Sunday, January 13, 2013

"The Shooting Room" … a Doozy!

I loves me a good paradox, and am surprised to have never encountered this one before, 'cuz it's a doozy! (another simple probability conundrum… and apparently fairly well-known within certain philosophy circles).
Called the "shooting room paradox" Futility Closet recently ran it in Greg Ross's always succinct manner.

I'll re-state it in my own fashion here:
The situation involves a theoretically infinitely large room and infinitely large population of players… and, 2 dice. The first 'player' enters the room and the 2 dice are thrown. IF the result is double sixes, the player is shot and game over. Otherwise the player leaves the room unscathed and 9 new players enter. Once again the dice are rolled, and IF the result is double sixes, ALL 9 are shot. If not, they leave, happy and healthy, and 90 new players enter the room….

This pattern continues, with the number of players increasing tenfold with every new round of play. The game simply goes UNTIL double sixes ARE rolled and an entire room group is shot, at which point the game is over.

IF you are in the pool of players how worried should you be for your safety? ...perhaps not very, since your chance of being shot is NEVER more than 1 in 36, or < 3% (the chance of double sixes).

BUT, your wife discovers you are in a group about to enter the room, and she is petrified, because she understands that inevitably ~90% of ALL players who participate will be shot before the game is over! Who is perceiving the odds correctly?
 In a quick Google search of the problem (some of the 'meatier' papers on it were unfortunately behind paywalls), what I garnered from a few links is that the basic explanation for such divergent perspectives is that the 90% figure is of course an aggregate figure, and even though it's eventually true and accurate, once the game is over, it doesn't change the real in-the-moment probability of harm for any single individual, which is only 1 in 36, one cannot evoke reverse causation in adjudging the probability at a given point-in-time.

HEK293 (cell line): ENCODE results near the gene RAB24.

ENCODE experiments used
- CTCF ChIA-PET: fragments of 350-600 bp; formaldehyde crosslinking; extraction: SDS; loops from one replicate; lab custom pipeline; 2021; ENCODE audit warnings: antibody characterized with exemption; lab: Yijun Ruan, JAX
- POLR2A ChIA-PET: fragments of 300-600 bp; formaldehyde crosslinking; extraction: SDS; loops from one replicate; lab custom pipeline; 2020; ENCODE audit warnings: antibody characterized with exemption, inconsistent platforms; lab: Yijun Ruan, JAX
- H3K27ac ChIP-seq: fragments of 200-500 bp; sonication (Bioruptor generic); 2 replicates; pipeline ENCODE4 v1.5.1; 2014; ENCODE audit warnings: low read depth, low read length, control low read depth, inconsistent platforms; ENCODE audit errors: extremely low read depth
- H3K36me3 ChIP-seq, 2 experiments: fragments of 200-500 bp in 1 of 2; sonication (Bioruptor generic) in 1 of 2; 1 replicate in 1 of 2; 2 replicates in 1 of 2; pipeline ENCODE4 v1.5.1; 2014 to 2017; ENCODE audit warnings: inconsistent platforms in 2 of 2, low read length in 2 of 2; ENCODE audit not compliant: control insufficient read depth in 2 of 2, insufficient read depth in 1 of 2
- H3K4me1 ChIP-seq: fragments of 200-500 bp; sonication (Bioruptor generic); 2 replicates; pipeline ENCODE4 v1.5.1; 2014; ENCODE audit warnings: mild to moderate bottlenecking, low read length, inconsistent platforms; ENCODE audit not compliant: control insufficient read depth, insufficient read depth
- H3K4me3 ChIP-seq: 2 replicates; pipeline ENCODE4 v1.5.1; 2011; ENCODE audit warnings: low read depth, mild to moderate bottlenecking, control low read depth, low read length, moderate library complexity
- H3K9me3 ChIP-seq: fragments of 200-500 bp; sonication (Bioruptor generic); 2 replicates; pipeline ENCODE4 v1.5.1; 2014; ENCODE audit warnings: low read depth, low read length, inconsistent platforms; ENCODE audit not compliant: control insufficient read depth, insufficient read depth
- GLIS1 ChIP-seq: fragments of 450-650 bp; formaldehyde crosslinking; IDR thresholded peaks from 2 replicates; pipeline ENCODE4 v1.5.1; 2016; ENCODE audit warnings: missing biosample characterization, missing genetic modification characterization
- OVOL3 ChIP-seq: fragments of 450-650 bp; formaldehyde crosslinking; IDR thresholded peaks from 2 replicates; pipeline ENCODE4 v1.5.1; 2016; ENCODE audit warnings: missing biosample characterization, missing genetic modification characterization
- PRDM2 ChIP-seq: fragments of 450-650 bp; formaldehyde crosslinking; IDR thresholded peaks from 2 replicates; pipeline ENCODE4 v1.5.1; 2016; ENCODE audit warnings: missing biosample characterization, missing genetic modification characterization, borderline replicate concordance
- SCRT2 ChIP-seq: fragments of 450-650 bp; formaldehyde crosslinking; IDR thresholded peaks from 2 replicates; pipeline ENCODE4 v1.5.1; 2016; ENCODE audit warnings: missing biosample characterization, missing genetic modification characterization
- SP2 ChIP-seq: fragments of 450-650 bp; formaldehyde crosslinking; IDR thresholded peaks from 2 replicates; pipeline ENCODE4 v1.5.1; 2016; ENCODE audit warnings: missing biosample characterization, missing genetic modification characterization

...I hope this is adequate explanation, but if someone feels they can state it more clearly or differently in the comments, please feel free to do so (I'm leaving out certain nuances and fine semantic points of the puzzle, which can be argued over, to try and convey the gist of it here).

1 comment:

Walt said...

I think the problem is in the varying number of people who are counted as participants as you go from round to round. In other words, the probabilities given do not account for the probability that you are in some future group and the game ends before you become a player.

The first player has a 1/36 chance of being unlucky. Given the conditional fact that they are called into the room, each member of the second group will also have a 1/36 chance of being shot; however before the first round there is a 1/36 chance that they will not be called into the room, so their true odds are 35/1296 or ~1/37.

Each group has better odds than the one in front of it because there is only a (35/36)^n chance that round n+1 will be called.

If the first player comes up unlucky, it is true that 100% of the players _who were ever called_ were shot, but this outcome saves hundreds or thousands from ever being subject to the game in the first place.